Archive for the ‘Maritime’ Category

‘Ships run on diesel and coffee’

Coast Guard sees 3D printing as necessity

Ensign Abigail Isaacs uses a 3D printer aboard Coast Guard Cutter Healy

Coast Guard sees 3D printing as necessity

3D-printed coffee pot handle

Sarah Saunders has reported on the U.S. Coast Guard adopting 3D printing into its day-to-day operations in her article on Thursday at 3DPrint.com. She writes that five U.S. Coast Guard cutters currently have 3D printers onboard and this branch of the armed forces is also using them in their Surface Forces Logistics Center Engineering Services Division in Baltimore and at Base New Orleans for use in replacing broken or needed objects. In addition, studies at the Coast Guard Research and Development Center (RDC) in Connecticut are being done to see how 3D printing can improve mission readiness for the Coast Guard.

Examples of naval use of 3D printing dates back to August of last year when we reported on the U.S. Navy saving thousands by 3D-printing radio clips. In Saunder’s story, we learn how the Coast Guard is saving money and staying functional with critical repairs, as in the coffee pot handle shown above for the Coast Guard Cutter James.

Coast Guard sees 3D printing as necessity

3D-printed scullery nozzle

Saunders writes that according to James’ commanding officer Captain Mark Fedor, “’Ships run on diesel and coffee.’ I work alone in my office every day, and I still need caffeine each morning to feel like a functioning human; I can’t imagine being at sea with over 100 other people and no working coffee pot.”

Another example of part repair inarguably essential to the operation of a ship’s galley was a scullery nozzle 3D-printed aboard the Coast Guard Cutter Healy.

Program Manager Capt. Joseph Dugan of the National Security Cutter Program stated, “Sometimes manufacturers no longer make the parts, and need to retool a production line in order to make us the part we need. This can be time-consuming, and very costly to the government.

“I think the utility of the 3D printer is the ability to print parts that are not normally kept onboard. Sometimes those parts have lead times of weeks… maybe months, depending on the workload of the manufacturer.”

We recommend reading the full article at 3DPrint.com and advocate active discussion on the practicality of 3D printing in all maritime use.

Navy Saves Thousands with 3D-Printer at Sea

Posted by Editor On June - 4 - 2016

Navy Saves Thousands with 3D-Printer at Sea

Petty Officer 3rd Class Tyler Stevens, and Petty Officer 2nd Class Ashley Figert, 3D printer technicians onboard the USS Harry S. Truman, watch the printer at work. The 3D printer shop aboard the Truman invented ”Tru Clips” to protect attachments for the ship’s handheld radios. Photo by Chris Church/Stars and Stripes.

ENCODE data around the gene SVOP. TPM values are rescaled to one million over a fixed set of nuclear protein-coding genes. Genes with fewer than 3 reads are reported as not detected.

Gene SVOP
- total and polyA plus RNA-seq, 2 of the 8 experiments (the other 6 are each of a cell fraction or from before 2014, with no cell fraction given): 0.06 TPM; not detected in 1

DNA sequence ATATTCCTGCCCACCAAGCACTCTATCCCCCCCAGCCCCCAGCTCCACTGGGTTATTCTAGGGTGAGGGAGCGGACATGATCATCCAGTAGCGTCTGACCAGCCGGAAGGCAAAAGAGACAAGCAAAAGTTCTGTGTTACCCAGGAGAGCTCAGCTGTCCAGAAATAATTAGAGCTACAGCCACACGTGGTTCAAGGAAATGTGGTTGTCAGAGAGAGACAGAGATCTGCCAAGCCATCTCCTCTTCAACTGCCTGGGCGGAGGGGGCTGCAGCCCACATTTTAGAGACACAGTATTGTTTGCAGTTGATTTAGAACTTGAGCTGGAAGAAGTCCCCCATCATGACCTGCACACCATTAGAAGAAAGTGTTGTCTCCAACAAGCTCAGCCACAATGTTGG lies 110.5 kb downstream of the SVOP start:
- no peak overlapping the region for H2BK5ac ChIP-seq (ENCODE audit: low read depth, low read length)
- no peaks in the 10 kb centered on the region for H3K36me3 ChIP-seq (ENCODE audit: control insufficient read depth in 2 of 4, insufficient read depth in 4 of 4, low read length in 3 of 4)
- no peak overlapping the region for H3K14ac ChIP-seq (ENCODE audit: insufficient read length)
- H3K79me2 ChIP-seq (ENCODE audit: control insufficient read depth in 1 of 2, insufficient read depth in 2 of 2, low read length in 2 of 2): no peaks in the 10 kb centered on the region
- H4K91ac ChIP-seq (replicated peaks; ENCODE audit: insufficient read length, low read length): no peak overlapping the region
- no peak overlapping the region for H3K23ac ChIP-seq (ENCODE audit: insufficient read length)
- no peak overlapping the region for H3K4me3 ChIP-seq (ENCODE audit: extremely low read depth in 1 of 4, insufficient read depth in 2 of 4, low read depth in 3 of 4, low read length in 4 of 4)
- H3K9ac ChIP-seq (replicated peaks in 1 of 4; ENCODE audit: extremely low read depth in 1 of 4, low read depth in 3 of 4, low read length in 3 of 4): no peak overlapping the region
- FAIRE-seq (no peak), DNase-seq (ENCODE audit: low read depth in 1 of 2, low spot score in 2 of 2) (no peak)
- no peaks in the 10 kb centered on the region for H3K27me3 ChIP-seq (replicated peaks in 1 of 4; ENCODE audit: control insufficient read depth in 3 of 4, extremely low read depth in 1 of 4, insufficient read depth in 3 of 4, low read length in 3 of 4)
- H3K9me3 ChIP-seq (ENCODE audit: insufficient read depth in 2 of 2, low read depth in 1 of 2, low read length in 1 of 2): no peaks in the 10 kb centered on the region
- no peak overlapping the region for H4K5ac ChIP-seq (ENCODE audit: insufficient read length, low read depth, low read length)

With 3D printers aboard the USS Harry S. Truman aircraft carrier, the Navy was able to produce a remedy for their own equipment needs at six cents a print. Not only that, the clip they produced will be used by astronauts on the International Space Station.

For the full story and photos of the Tru Clips, see: http://www.stripes.com/news/truman-sailors-3-d-invention-to-be-used-by-astronauts-on-iss-1.412679.

3D Printing at Sea

Posted by Editor On April - 29 - 2016

In its 18th annual report on additive manufacturing published last May, Wohlers Associates forecasted that we can expect the 3D printing industry to be worth $4 billion in 2015, and to reach $10.8 billion by 2021. According to Sculpteo.com, the maritime industry will be among those with the most to gain from 3D printing technology based on the structure of the industry.

Let’s take a closer look to examine the inner workings of this structure; the business of the industry is to export and import goods and services using the waterways as a means for transport; when shipping and naval vessels are travelling across the oceans and something breaks, the ability to immediately repair or manufacture spare items on site has a certain appeal. Today modern cargo ships are required to order and stock large numbers of spare parts and supplies to make sure that they are not caught short when needs arise out at sea. Imagine how 3D printing can change the way this process is managed?

To read more on this article including maritime 3D printing for military uses, see: http://www.sculpteo.com/blog/2015/10/12/3d-printing-maritime-military-vessels-cargo-shipping-and-more/.